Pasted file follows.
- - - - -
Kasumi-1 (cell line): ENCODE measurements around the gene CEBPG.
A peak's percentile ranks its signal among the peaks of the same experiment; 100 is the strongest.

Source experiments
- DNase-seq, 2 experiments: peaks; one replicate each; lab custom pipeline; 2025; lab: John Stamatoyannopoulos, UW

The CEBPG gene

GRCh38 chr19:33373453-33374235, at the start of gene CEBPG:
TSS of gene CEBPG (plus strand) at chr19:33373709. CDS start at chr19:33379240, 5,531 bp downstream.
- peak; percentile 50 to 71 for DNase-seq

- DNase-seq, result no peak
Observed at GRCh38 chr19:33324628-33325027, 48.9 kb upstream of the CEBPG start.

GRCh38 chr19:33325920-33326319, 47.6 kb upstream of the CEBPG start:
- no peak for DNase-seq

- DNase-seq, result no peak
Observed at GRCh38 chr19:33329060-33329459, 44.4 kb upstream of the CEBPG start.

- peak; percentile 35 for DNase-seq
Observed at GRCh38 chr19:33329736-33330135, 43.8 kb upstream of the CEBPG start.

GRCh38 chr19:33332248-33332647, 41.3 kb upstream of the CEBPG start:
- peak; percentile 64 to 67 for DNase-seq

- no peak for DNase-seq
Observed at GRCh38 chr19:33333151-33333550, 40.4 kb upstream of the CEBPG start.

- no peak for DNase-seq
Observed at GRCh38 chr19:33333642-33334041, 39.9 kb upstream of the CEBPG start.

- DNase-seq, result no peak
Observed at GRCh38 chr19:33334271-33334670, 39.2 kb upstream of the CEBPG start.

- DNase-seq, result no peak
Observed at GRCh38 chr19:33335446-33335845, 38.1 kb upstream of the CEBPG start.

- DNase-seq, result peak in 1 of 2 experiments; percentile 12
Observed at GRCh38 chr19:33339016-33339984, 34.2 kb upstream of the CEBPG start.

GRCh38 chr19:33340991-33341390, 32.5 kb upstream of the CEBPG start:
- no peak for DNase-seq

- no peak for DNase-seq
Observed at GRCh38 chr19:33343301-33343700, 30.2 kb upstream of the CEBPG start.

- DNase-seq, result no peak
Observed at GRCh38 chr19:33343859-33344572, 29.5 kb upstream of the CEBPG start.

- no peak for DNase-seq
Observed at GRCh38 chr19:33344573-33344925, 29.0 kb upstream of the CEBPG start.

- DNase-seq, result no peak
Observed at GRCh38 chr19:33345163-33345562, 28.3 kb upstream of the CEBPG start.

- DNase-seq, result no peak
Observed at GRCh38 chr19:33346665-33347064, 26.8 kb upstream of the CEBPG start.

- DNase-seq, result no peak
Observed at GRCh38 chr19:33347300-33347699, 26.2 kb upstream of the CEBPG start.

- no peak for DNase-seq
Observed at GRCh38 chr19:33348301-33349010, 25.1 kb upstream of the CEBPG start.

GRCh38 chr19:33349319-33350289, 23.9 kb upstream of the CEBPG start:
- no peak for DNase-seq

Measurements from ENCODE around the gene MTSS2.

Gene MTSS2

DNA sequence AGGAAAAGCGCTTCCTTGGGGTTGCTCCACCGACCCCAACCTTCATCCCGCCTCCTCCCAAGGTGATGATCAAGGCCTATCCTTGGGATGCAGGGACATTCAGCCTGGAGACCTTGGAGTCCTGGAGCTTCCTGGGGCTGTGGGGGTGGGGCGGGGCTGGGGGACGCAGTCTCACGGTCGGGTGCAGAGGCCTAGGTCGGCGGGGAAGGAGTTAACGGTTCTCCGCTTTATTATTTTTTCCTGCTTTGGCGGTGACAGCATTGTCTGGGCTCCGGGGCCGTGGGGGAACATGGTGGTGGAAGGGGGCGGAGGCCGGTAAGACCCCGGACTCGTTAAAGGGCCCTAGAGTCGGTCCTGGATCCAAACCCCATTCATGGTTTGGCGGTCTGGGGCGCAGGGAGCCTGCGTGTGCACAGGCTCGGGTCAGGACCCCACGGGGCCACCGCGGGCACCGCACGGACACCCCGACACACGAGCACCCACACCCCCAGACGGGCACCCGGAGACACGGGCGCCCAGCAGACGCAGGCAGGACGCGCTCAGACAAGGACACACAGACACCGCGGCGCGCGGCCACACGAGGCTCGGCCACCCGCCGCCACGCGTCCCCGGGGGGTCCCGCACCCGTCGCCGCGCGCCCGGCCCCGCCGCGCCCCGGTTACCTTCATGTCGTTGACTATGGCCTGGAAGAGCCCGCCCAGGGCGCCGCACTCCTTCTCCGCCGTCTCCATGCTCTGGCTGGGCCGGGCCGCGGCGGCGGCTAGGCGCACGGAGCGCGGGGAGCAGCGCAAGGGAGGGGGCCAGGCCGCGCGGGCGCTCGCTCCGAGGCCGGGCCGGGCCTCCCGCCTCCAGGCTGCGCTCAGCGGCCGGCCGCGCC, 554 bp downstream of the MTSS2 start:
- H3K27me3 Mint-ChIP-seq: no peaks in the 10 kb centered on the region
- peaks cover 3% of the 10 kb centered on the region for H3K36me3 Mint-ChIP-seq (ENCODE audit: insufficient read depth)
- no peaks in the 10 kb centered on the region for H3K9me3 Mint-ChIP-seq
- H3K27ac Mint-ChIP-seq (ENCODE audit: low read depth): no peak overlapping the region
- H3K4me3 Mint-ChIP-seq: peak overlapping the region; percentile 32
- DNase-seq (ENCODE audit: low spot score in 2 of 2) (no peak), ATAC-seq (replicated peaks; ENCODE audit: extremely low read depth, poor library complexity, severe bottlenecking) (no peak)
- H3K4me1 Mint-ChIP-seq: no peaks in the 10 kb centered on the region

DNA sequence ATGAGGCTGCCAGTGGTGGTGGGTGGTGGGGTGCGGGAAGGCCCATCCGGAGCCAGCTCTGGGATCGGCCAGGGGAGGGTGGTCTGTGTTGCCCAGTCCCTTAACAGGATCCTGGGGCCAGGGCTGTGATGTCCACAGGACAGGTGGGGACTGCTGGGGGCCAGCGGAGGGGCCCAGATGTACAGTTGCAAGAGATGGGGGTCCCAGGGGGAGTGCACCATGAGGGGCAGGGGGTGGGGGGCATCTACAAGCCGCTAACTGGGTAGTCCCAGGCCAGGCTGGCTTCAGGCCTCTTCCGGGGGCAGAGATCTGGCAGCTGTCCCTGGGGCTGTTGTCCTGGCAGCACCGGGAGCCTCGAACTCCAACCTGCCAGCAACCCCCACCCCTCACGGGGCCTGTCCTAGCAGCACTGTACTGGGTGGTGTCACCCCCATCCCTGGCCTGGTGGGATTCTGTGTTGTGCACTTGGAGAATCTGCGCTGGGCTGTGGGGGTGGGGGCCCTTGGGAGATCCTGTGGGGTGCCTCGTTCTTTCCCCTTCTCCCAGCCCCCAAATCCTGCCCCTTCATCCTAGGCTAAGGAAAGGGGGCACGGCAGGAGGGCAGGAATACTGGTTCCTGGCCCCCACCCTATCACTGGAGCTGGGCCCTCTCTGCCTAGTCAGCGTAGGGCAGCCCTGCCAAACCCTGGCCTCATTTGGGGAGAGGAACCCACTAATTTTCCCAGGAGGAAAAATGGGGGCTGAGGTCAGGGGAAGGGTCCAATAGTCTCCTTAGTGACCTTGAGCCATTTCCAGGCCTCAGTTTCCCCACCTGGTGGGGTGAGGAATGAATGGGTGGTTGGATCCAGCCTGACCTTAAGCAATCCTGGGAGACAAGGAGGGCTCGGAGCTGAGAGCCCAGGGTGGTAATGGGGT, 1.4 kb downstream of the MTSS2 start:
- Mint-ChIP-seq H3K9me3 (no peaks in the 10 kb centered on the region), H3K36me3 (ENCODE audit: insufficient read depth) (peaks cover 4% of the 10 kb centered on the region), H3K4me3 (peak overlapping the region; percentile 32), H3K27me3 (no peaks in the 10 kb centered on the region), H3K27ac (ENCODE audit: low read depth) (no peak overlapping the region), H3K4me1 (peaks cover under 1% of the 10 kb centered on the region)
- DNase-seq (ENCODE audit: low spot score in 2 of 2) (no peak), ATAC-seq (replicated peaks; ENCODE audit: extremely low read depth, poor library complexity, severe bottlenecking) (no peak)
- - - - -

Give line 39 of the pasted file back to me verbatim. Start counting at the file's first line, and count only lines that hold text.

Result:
- DNase-seq, result no peak